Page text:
Be sure to use a simple, professional font and break your resume down into sections balanced out by plenty of white space.
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Caitlin Mazur is a freelance writer at Zippia. Caitlin is passionate about helping Zippia’s readers land the jobs of their dreams by offering content that discusses job-seeking advice based on experience and extensive research. Caitlin holds a degree in English from Saint Joseph’s University in Philadelphia, PA.
Matt Warzel a President of a resume writing firm (MJW Careers, LLC) with 15+ years of recruitment, outplacement, career coaching and resume writing experience. Matt is also a Certified Professional Resume Writer (CPRW) and Certified Internet Recruiter (CIR) with a Bachelor of Science in Business Administration (Marketing Focus) from John Carroll University.
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The best fonts for your resume ranked
Would you ever sign a lease that was handwritten in crayon? How about a contract that was put together ransom-note style? Unless you enjoy playing with fire, we’re going to guess your answers are “no” and “no.” In fact, we’ll bet you wouldn’t even bother to read them. That's why it's important to determine the best font for resume readability. This goes for resume font size too.
Think about it. When it comes to official paperwork, appearance—specifically, the font—can go a long way in projecting significance. Had crayons been invented in 1776, do you think Thomas Jefferson would’ve considered using them to write the Declaration of Independence? Probably not. Among the many likely reasons he used a quill and ink, Jefferson (probably) knew that when people evaluate a document’s authority, they look at the design as well as the content itself.
Your resume , which communicates your skills, assets, and hire-ability, also needs to project professionalism. Recruiters take six seconds to decide whether or not to toss your resume, so the right resume font and resume font size make a big difference. If a recruiter can’t read your words, or is put off by a funky font, you won’t even get a second look.
So what’s a surefire way you can hold a recruiter’s attention for those six precious and precarious seconds?
“The most important thing is that your font is scannable and easy to read,” says Amanda Augustine, career advice expert for TopResume.
As such, your best bet is sticking with one of two types of resume fonts that are extremely legible: serif or sans serif. A serif font has small lines that stick out slightly at the edges of letters; a sans serif font does not.
If you want to be extra cautious, Augustine recommends choosing sans serif. “Because so many recruiters are reading resumes on-the-go,” she says, “you’d also be smart to chose a font that’s easy to read on a mobile device, which means a sans serif font like Arial, Tahoma, or Calibri.”
However, with so much being made of “ personal brand ,” it’s natural to want to stand out or make a statement. Augustine says you can still have some style, as long as you stay with one of these 10 resume-friendly fonts, ranked in order of preference.
Soft, gentle and modern, this is the default font of many email programs, so it’s familiar to the eye—and it’s a safe sans serif font.
2. Times New Roman
“For legal, operations and corporate jobs, this formal serif font is still readable electronically and goes with the brick-and-mortar feel of those industries,” says Augustine.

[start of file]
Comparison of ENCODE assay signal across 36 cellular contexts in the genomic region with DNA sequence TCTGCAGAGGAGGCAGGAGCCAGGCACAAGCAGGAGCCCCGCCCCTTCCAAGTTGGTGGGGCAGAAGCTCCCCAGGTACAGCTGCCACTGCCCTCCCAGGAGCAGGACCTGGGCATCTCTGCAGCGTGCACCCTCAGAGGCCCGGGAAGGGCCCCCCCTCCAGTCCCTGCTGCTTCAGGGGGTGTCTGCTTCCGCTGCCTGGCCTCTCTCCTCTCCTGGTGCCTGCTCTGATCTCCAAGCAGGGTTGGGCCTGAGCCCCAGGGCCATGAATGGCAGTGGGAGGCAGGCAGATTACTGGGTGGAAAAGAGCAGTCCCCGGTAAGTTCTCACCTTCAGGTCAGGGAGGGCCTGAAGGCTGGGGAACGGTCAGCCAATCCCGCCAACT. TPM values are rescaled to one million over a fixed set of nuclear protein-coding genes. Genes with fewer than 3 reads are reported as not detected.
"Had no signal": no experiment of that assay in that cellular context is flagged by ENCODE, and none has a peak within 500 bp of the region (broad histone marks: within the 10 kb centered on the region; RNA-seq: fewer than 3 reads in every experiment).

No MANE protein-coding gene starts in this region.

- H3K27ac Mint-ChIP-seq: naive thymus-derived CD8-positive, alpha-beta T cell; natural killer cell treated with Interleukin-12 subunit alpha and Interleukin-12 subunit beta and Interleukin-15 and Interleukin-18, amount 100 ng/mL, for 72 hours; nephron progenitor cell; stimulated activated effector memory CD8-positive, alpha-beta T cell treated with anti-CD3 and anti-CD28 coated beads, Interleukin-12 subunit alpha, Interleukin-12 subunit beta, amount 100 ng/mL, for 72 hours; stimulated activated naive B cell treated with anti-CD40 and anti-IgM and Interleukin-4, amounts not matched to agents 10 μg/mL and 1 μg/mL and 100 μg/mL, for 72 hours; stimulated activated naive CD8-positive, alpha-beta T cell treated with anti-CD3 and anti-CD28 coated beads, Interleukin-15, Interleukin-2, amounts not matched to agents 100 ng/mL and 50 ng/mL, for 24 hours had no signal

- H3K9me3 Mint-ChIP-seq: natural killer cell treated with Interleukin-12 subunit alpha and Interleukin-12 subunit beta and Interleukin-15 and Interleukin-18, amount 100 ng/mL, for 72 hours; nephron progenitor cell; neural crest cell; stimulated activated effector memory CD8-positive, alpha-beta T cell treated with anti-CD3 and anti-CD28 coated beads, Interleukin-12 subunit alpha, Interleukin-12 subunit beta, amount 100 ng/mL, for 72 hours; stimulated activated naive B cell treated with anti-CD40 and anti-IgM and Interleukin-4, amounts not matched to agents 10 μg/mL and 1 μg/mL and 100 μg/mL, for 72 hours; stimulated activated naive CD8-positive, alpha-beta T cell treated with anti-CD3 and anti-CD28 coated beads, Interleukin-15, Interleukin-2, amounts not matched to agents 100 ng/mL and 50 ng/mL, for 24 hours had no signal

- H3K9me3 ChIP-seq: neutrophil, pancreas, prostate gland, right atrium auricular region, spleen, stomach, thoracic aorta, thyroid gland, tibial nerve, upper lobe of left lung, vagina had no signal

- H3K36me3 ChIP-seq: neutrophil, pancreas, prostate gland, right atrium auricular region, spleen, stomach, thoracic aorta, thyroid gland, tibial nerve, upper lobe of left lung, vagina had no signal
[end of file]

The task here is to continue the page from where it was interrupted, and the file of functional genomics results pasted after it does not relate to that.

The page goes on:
This classic sans serif font “is a great choice for creative people or those in a marketing field,” according to Augustine.
Like Arial, this is another clean and modern font that’s even easier to read because of the slightly wider spacing.
This is another default-type font that recruiters are familiar with, so you can’t go too wrong with it. It’s not as formal as Times New Roman, but it's just as dependable.
More graceful than some of its sans serif friends, Garamond might suit artistic types more than bankers or executives.
7. Book Antiqua
As its name suggests, Book Antiqua would work well for professions in the arts or humanities.
8. Trebuchet MS
Friendly and round, this is probably a good choice for creative or marketing fields.
9. Arial Narrow
If you’re tight on space, this sans serif is modern and still legible even in its narrow form.
This has style and panache, yet it is still readable. It’s probably the most artistic font that’s still professional enough to use on your resume.
Get a style check
Picking a smart resume font and resume font size are just the first steps. There's plenty else to consider when writing your resume—after all, it's the first point of contact between you and a potential employer, and you know what they say about first impressions. Want to make sure your resume looks as good as possible? Get a free resume evaluation today from the experts at Monster's Resume Writing Service . You'll get detailed feedback in two business days, including a review of your resume's appearance and content, and a prediction of a recruiter's first impression. And yes, that includes your font choice.
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Best Font for Cover Letter
The best font for cover letter purposes is one that is clear and easy to read. Hiring managers will quickly pass over a cover letter that isn't instantly legible. Keep your cover letter font professional, simple and consistent with your resume font.
An important consideration is the fact that your cover letter may be viewed on a desktop, laptop or mobile device so stick to a universal font that renders well on all screens.
5 Best Font for Cover Letter Styles
Hiring managers and recruiters largely agree on these being the 5 best font for cover letter styles.
Helvetica is a modern favorite that works well for all cover letters. It only comes preloaded on Apple computers so Arial is an excellent alternative if you don't have a Mac.